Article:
The "Nuclear" Cooling Tower


Cooling towers are neither nuclear nor radioactive



Beginning with the Three Mile Island accident in 1979, the gigantic, geometrically elegant cooling tower became the primary visual symbol used by the news media when covering nuclear power plants.



As a result, two understandable misconceptions were generated. First, that cooling towers are a nuclear device. Second, the power plant’s reactor is located inside the cooling tower. These misconceptions could have easily been dismissed if not for the news media itself. Print and TV journalists maintained that there was nothing remarkable-looking about a nuclear power plant, except for the cooling tower. Thus, they would continue to use the image for all their reports. As for the belief that the reactor was inside the tower, nearly all media bosses said it was not their job to tell the public they are wrong about something. Their job was to transmit information, not educate. Plus, the tower’s enormous volume, coupled with the cloud of moisture pouring from its top when the plant is making electricity, presented an ominous visual conducive to nuclear power plant reporting. Since most media stories on nuclear power plants were negative and typically given a frightening rhetorical “spin”, the ominous picture best fit the reporting. In addition, cooling towers, 400 to 550 ft. tall with a column of moisture sometimes climbing a mile or two into the sky, can be seen for many miles in all directions. To the media, it’s a perfect visual.

The first misconception is technically easy to dismiss. The reactor is never located inside the cooling tower. It is inside the appropriately-termed Reactor Building, which is usually a large domed structure entirely covered in steel reinforced concrete, totally separate from the tower.


These reactor buildings are themselves elegant-looking structures, often over 100 feet tall and about 50 feet in diameter, which would probably be the media’s visual symbol of nuclear power if not for the much larger, ominously-portrayed cooling tower.

The second cooling tower misconception concerns it being a nuclear device. It isn’t. It’s little more than a giant water cooler, mandated by the Clean Water Act of 1972 for all new power plants larger than 100 megawatts electrical, in order to protect the aquatic life in the river, lake, or ocean from which the cooling water would be taken. All coal-fired, natural gas-powered, and nuclear power plants use steam-driven turbine-generators to make their electricity. When the steam has had all available energy extracted from it in the turbine, it exhausts into a large rectangular tank called a condenser.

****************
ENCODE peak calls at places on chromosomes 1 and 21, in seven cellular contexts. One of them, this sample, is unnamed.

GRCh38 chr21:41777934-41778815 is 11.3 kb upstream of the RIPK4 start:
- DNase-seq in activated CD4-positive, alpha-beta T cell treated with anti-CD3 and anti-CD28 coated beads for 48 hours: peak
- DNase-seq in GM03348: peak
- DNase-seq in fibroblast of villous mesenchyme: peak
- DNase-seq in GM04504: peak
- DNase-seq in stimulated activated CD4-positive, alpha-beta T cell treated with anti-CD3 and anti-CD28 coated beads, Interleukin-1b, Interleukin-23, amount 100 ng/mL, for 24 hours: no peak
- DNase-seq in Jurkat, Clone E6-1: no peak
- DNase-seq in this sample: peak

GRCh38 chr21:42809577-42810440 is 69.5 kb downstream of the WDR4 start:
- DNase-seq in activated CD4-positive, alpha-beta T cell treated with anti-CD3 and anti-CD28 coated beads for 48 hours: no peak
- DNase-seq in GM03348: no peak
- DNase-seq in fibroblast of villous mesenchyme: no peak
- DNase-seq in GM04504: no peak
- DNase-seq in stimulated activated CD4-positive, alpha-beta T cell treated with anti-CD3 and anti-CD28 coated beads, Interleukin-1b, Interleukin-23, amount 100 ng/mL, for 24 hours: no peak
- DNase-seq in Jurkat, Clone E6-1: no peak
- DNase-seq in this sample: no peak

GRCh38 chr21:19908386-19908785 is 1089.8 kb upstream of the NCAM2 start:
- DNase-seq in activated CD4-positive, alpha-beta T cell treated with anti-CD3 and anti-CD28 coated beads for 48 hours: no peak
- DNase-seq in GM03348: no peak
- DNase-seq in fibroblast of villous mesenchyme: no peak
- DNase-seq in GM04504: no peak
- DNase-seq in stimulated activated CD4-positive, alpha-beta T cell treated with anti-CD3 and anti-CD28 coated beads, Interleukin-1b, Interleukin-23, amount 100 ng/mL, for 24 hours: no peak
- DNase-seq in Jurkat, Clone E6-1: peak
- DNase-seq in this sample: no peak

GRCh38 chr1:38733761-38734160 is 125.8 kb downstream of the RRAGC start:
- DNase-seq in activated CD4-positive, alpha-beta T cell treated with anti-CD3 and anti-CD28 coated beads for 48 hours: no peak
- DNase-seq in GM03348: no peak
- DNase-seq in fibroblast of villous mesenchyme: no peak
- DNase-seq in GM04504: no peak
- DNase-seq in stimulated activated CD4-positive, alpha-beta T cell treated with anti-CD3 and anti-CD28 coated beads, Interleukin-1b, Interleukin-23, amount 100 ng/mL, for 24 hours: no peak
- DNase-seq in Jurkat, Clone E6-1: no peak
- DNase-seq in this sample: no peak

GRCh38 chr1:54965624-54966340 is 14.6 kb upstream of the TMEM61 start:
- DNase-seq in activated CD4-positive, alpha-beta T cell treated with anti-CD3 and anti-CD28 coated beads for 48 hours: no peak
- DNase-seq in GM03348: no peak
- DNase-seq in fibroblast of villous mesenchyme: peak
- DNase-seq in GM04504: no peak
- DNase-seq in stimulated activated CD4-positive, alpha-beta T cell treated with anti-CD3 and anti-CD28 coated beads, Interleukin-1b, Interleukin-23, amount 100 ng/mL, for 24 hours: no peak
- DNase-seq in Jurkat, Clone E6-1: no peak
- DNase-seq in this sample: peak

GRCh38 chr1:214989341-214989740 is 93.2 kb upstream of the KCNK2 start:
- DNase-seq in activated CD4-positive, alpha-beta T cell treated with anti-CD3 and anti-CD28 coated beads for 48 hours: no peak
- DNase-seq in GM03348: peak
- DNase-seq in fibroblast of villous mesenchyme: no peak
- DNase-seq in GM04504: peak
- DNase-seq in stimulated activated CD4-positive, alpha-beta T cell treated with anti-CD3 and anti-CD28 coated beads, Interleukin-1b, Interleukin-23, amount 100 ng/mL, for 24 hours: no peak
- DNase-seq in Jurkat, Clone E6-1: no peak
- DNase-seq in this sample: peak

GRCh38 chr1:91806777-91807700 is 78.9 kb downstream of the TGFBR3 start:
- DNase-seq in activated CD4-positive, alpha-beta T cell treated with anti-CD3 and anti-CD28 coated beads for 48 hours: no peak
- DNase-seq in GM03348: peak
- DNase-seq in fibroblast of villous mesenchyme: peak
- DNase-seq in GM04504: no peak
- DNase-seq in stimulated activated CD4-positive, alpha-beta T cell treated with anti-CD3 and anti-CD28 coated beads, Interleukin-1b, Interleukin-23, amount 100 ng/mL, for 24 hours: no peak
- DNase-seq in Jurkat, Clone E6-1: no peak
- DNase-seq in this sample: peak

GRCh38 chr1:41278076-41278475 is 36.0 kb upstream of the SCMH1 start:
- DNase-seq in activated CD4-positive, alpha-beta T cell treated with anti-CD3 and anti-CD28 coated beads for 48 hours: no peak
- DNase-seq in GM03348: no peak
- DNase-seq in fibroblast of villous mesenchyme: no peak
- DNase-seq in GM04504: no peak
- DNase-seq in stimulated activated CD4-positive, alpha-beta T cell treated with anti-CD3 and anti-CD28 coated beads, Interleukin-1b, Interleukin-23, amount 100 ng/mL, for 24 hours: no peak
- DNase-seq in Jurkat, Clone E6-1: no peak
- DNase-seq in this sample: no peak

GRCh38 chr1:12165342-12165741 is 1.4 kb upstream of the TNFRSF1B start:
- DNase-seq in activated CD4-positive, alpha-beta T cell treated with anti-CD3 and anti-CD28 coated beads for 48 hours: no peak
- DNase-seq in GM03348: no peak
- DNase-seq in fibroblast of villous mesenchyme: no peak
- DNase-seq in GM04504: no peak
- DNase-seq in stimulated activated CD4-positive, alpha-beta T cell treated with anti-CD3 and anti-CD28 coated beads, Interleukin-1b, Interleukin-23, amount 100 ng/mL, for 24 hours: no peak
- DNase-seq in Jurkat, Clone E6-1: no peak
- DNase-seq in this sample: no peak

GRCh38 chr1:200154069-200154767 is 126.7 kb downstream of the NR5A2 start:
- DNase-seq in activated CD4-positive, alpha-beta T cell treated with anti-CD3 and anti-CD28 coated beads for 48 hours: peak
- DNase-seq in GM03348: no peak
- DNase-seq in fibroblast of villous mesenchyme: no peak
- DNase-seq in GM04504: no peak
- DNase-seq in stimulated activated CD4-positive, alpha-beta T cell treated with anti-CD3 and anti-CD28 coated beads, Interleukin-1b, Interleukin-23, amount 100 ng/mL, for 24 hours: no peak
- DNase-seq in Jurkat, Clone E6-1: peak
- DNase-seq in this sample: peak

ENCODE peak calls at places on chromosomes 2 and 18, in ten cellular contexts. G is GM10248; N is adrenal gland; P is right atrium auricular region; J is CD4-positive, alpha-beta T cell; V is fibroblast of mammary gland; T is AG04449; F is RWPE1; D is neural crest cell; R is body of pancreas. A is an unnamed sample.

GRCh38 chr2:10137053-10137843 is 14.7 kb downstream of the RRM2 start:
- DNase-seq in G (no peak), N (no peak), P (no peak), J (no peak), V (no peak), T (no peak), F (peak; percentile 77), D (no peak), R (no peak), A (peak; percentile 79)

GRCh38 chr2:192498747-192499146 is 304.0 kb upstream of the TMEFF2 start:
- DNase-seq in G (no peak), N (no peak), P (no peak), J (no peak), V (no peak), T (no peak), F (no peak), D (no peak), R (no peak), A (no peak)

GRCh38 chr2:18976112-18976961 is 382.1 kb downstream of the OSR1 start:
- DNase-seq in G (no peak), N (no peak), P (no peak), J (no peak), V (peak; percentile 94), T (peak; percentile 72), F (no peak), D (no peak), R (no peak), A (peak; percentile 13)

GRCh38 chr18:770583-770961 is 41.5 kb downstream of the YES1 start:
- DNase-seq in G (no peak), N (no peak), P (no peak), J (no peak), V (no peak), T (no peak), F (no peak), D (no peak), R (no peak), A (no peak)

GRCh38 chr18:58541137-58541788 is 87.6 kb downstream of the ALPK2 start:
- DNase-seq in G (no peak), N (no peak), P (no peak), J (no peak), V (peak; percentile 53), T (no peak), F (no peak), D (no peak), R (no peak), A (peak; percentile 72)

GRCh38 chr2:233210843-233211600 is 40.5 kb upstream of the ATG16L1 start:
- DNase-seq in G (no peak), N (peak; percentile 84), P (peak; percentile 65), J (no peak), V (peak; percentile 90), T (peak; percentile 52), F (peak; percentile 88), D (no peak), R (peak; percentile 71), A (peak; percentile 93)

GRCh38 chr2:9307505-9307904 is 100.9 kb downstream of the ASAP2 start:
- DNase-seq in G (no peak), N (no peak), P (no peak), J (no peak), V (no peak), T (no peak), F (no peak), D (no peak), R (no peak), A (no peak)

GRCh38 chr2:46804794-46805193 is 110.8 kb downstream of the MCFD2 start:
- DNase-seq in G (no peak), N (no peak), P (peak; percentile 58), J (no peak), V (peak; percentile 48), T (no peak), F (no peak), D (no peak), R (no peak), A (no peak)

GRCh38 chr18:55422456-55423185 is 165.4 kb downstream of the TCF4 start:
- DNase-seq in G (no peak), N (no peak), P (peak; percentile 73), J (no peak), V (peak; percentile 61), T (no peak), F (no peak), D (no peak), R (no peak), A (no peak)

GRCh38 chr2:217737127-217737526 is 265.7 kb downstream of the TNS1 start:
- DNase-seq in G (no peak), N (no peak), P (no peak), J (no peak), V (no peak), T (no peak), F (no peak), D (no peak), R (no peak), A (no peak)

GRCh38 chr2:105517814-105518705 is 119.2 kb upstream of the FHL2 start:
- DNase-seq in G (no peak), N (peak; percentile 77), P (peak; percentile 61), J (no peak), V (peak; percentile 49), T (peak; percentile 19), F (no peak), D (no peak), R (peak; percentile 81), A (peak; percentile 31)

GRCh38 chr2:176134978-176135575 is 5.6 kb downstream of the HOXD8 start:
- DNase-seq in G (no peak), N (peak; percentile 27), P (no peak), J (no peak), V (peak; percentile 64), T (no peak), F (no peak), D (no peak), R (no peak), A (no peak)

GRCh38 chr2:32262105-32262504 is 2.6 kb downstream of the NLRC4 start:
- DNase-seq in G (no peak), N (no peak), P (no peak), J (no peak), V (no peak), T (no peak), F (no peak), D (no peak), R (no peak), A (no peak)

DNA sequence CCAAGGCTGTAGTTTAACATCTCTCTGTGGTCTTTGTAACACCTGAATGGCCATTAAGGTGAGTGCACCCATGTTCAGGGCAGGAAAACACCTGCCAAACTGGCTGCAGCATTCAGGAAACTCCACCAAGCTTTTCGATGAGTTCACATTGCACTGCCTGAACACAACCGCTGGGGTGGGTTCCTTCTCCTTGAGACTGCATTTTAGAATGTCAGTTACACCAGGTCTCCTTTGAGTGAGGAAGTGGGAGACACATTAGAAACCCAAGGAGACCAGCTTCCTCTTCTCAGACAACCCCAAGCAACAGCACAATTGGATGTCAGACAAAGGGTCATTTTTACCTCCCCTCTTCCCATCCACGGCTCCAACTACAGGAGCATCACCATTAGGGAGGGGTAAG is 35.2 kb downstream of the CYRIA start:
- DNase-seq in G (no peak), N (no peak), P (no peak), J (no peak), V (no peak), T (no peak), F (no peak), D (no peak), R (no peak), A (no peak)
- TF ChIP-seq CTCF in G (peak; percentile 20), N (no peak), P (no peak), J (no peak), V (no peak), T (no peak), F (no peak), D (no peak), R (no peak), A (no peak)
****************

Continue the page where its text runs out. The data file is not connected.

The condenser has hundreds of rather small pipes running through it, immediately below the turbine exhaust. Relatively cool water from the cooling tower is pumped through the inside of the condenser’s piping, with the low pressure and low temperature exhausted steam engulfing the outside of the condenser pipes. The cooling water inside the pipes is considerably cooler than the steam outside the pipes, so the steam is almost immediately cools and condenses back into water. The condensed water is returned to the steam plant to be re-heated in the boiler (or in some plants, the reactor) to make more steam. When the exhaust steam is condensed, its volume decreases by about a factor of 20, which drops the pressure inside the condenser to nearly absolute zero…a total vacuum…almost as severe as the vacuum in outer space. The water flowing through the condenser pipes increases in temperature about 28 degrees Fahrenheit, on the average, from when it entered the condenser. This warmer water is sent through huge pipes to the cooling tower where it is sprayed all around the bottom of the inside of the tower.



Some of the warmth is immediately released by the spraying, allowing some of the liquid to evaporate. The rest of the heat is released inside the tower as the water trickles down a series of layers of metal (or wood), called “fill”, further increasing evaporation. The cooled water literally rains back into the bottom basin of the tower.

 

The cooled water in the basin is pumped back through the turbine's condenser to complete the cycle. Meanwhile inside the tower, the moist, warmed air naturally rises up a gigantic concrete chimney. The upper 90% of the tower is completely empty. And, the warmed, 100% humidity air is almost crystal clear...until it all reaches the top. At the peak of the tower’s chimney, the warm, moisture-saturated air cools almost instantly to the temperature outside, forming a rather dense cloud. Nothing more, and nothing less than a cloud like those that naturally fill our skies. There are more than 250 of these giant water coolers on power plants across America, and less than 100 of them are on nuclear plants. Cooling towers are not nuclear devices. They are power plant water cooling devices designed to protect aquatic life.